Part I : Modelling and feasibility study

Biomass gasification derived fuel gas is a renewable fuel that can be used by high temperature fuel cells. In this two-part work an attempt is made to investigate the integration of a near atmospheric pressure solid oxide fuel cell (SOFC) with a novel allothermal biomass steam gasification process into a combined heat and power (CHP) system of less than MWe nominal output range. Heat for steam gasification is supplied from SOFC depleted fuel into a fluidised bed combustor via high temperature sodium heat pipes. The integrated system model was built in Aspen PlusTM simulation software and is described in detail. Part I investigates the feasibility and critical aspects of the system based on modelling results.

A low gasification steam to biomass ratio (STBR = 0.6) is used to avoid excess heat demands and to allow effective H2S high temperature removal. Water vapour is added prior to the anode to avoid carbon deposition. The SOFC off gases adequately provide gasification heat when fuel utilisation factors are <0.75; otherwise extra biomass must be combusted with overall efficiency penalty. For SOFC operation with Uf = 0.7 and current density 2500A m-2 the electrical efficiency is estimated at 36% while thermal efficiency at 14%. An exergy analysis is presented in Part II.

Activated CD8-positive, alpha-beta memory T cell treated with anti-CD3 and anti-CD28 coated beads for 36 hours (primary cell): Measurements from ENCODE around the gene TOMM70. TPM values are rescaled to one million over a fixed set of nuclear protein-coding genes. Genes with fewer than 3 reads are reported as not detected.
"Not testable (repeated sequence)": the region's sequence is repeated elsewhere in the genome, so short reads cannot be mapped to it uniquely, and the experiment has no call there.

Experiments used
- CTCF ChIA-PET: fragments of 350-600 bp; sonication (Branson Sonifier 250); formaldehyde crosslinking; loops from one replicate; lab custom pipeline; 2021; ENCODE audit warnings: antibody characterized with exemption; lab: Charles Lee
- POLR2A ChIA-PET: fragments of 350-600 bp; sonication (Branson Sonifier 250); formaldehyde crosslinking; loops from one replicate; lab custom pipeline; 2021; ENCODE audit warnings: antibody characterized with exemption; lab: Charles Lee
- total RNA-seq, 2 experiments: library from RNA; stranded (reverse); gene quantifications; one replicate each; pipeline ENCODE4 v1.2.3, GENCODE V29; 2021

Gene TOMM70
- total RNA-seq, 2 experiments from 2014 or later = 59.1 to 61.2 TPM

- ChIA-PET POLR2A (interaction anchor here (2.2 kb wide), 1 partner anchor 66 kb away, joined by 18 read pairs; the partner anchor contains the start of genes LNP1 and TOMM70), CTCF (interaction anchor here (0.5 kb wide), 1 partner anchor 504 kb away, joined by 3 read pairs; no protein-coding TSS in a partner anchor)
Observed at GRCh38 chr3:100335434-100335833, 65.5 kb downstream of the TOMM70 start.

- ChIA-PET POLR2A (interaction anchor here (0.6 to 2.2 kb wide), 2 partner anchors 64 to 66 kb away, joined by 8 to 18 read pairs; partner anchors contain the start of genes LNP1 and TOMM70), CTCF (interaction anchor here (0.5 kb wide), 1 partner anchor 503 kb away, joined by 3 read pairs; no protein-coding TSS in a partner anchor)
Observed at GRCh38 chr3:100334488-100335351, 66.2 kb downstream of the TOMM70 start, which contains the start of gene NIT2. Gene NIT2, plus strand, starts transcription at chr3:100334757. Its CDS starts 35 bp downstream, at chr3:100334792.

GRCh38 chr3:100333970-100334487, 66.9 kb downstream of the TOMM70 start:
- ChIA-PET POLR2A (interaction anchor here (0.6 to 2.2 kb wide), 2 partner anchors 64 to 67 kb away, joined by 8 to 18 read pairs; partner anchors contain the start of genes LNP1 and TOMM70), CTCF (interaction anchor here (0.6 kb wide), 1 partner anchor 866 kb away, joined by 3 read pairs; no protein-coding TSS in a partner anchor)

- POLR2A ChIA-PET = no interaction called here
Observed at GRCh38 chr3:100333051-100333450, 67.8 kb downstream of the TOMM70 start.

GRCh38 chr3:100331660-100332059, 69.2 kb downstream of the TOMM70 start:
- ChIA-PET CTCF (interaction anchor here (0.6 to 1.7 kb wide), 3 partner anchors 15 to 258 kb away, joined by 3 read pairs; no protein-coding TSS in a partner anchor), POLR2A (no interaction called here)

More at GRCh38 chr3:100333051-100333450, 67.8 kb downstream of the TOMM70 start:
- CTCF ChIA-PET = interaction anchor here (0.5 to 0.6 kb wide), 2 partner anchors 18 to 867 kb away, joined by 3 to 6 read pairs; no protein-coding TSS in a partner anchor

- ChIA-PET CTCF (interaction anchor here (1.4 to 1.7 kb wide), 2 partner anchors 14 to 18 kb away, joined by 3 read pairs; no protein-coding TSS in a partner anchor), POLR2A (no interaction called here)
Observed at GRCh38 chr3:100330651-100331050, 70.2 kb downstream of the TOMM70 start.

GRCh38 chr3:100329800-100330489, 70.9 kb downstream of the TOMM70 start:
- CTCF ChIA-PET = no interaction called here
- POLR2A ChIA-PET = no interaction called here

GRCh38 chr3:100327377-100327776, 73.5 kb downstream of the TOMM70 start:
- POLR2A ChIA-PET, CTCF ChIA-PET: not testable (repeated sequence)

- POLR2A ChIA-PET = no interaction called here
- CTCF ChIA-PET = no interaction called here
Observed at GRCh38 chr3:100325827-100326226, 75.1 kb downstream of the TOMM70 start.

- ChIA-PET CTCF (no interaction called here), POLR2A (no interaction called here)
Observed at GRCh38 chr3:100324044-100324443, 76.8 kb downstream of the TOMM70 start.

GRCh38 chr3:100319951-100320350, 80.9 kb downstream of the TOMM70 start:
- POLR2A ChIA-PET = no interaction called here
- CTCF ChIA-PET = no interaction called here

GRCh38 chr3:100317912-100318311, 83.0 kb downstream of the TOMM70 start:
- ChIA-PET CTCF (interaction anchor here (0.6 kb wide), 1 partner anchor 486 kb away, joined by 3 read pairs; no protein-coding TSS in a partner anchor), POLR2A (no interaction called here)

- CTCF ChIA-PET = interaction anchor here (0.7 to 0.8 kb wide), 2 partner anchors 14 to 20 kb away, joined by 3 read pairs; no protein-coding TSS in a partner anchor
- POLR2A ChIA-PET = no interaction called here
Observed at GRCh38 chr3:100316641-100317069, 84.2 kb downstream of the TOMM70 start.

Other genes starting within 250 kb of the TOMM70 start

Part II : Exergy Analysis

Biomass gasification derived gas is a renewable fuel, which can be used for SOFC applications. This work investigates the integration of a near atmospheric solid oxide fuel cell (SOFC) with a novel allothermal biomass steam gasification process into a combined heat and power (CHP) system of less than MWe range. Heat for steam gasification is supplied from SOFC depleted fuel in a fluidised bed (FB) combustor via high temperature sodium heat pipes. In the first paper, the integrated system was modelled in Aspen PlusTM and critical aspects for its feasibility were identified.

The aim of this second part is the evaluation of the integrated system in exergy terms. Satisfying allothermal gasification heat demand is illustrated by examining each sub-process involved separately as well as combined. For a relatively low STBR = 0.6, the SOFC fuel utilisation for which the system operates under optimum conditions is Uf = 0.7. Above that value additional biomass has to be used in the FB combustor to provide gasification heat with considerable exergy losses. For SOFC operation at current density 2500Am-2, the system uses 90 kg h.-1 biomass, operates with electrical exergetic efficiency 32% producing 140kWe, while the combined electrical and thermal exergetic efficiency is 35%.
 

Keywords : Modelling, SOFC, Biomass, Gasification, Aspen PlusTM